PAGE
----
Before opening fire on five students and then killing himself, a popular high school football player in Washington state had texted his victims and asked them to join him at lunch, officials said Monday.
They were gathered at the same table in the Marysville-Pilchuck High School cafeteria Friday morning when freshman Jaylen Fryberg, 15, began firing, Snohomish County Sheriff Ty Trenary said. The .40-caliber Beretta was bought legally and registered by a family member, he said, adding that investigators were still trying to determine how Fryberg got the weapon.
Two of the students Fryberg shot have died. The other three remain hospitalized in critical to satisfactory condition.
Gia Soriano, 14, who was shot in the head, died Sunday at a hospital. The student who died the day of the shooting was identified Monday as Zoe R. Galasso, 14, by the county medical examiner’s office.
Fryberg, who was named a homecoming prince a week earlier, died after shooting himself in the head, the medical examiner concluded Monday, ruling the death a suicide. Trenary said that there was no physical struggle between Fryberg and a teacher who intervened.
Detectives were continuing their search through scores of text messages, phone and social media records as part of the investigation, which will last several months but may never turn up a motive, Trenary said.
“I don’t know that the ‘why’ is something we can provide,” he said.
Social media postings suggested that Fryberg, the son of a prominent family in the Tulalip tribe of Native Americans, was distraught over the recent breakup with his girlfriend.
“It won’t last ... it’ll never last,” he wrote Thursday in his last posting on Twitter.
Two days earlier he wrote: “It breaks me ... It actually does ... I know it seems like I’m sweating it off.... But I’m not.... And I never will be.”
Student witnesses said they heard arguing and then gunshots Friday. Scores of students and staff at the high school 35 miles north of Seattle took cover in their classrooms until they were evacuated by police.
On Monday, the school community struggled with the aftermath of the tragedy. Schools in the rest of the Marysville School District observed a moment of silence at 10:39 a.m. Monday, to mark the moment of the shooting, before continuing with classes. A chain-link fence at the campus has become a makeshift memorial, bearing an Indian-style blanket, flowers, notes, stuffed animals and red and white balloons representing the school colors. A group gathered at the memorial and exchanged hugs during the moment of silence.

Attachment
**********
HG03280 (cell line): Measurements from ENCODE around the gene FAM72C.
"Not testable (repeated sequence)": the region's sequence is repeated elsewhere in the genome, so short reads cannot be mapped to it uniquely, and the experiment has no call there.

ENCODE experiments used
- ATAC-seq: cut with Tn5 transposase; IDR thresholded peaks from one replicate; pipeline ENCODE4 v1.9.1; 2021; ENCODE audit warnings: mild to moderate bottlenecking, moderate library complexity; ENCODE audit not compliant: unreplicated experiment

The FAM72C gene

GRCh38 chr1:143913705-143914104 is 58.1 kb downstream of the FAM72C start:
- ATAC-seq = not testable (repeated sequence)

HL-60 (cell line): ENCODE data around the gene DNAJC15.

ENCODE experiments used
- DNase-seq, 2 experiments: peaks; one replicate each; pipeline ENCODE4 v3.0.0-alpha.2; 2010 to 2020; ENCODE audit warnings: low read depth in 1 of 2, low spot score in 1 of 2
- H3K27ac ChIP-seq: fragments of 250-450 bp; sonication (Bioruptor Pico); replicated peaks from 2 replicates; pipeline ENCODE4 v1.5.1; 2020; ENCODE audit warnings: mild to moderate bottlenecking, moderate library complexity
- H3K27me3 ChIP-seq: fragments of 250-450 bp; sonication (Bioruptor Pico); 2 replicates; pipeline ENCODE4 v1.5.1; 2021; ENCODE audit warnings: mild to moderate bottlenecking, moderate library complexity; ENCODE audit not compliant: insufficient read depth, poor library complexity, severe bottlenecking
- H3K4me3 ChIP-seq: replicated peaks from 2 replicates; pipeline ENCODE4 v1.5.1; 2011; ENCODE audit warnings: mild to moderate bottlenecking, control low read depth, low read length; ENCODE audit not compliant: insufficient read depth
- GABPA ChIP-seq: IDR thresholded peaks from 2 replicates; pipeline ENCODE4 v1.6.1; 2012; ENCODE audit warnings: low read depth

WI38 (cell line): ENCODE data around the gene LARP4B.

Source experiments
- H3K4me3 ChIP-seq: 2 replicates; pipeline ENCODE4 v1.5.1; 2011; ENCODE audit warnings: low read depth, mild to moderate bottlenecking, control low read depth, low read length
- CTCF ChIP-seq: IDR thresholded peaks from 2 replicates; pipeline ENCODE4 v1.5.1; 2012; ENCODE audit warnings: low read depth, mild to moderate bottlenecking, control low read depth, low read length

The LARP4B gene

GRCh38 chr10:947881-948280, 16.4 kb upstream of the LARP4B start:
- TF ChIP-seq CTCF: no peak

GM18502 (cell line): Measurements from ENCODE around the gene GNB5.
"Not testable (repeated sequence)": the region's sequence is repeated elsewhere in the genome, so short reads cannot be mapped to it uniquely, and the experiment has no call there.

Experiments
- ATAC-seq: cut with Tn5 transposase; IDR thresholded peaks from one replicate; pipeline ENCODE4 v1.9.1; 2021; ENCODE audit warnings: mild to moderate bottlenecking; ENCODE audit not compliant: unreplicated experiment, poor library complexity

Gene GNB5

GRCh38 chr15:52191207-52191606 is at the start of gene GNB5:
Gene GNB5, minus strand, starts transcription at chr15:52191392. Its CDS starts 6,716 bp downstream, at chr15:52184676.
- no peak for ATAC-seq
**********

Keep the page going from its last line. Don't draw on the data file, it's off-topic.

A “number of schools” in the district had gone on lockdown the day of the shooting, said Aaron Toso, a school district spokesman. “We’ve been hearing loud and clear from students that they want to get back to school, back to routine and back to friends,” Toso said.
At Marysville-Pilchuck High School, however, officials are leaving families time to mourn, and the campus is expected to be closed at least through the week.
“We don’t know yet the plan for moving ahead with classes.... [There’s] not a firm plan of how we’re going to reopen the school,” Toso said.
Soriano’s family said in a statement: “We are devastated by this senseless tragedy. Gia is our beautiful daughter and words cannot express how much we will miss her. We’ve made the decision to donate Gia’s organs so that others may benefit. Our daughter was loving, kind and this gift honors her life.”
The news of Soriano’s death Sunday evening came after about 3,000 students and parents gathered for a community meeting in the high school’s gym.
Shaylee Chuckulnaskit, 14, remained in critical condition Monday at Providence Regional Medical Center Everett.
On Monday morning, Nate Hatch, 14, who suffered a wound to the jaw, was upgraded to satisfactory condition and was awake and breathing on his own, according to officials at Harborview Medical Center in Seattle. Andrew Fryberg, 15, was in critical condition at Harborview on Monday. Both boys were cousins of Jaylen Fryberg.
Leaders of the city of Marysville and of the local Tulalip Tribes have promised unity and released a joint statement.
“When one tragedy impacts the Marysville and Tulalip communities and the people who call this area home, we all suffer, and we stand together in times of crisis,” Marysville Mayor Jon Nehring said in the statement. “We live, work and play together, and as time goes by we will heal together.”
Tulalip Tribes Chairman Herman Williams Sr. said, “Our priority is now on our children and young people.”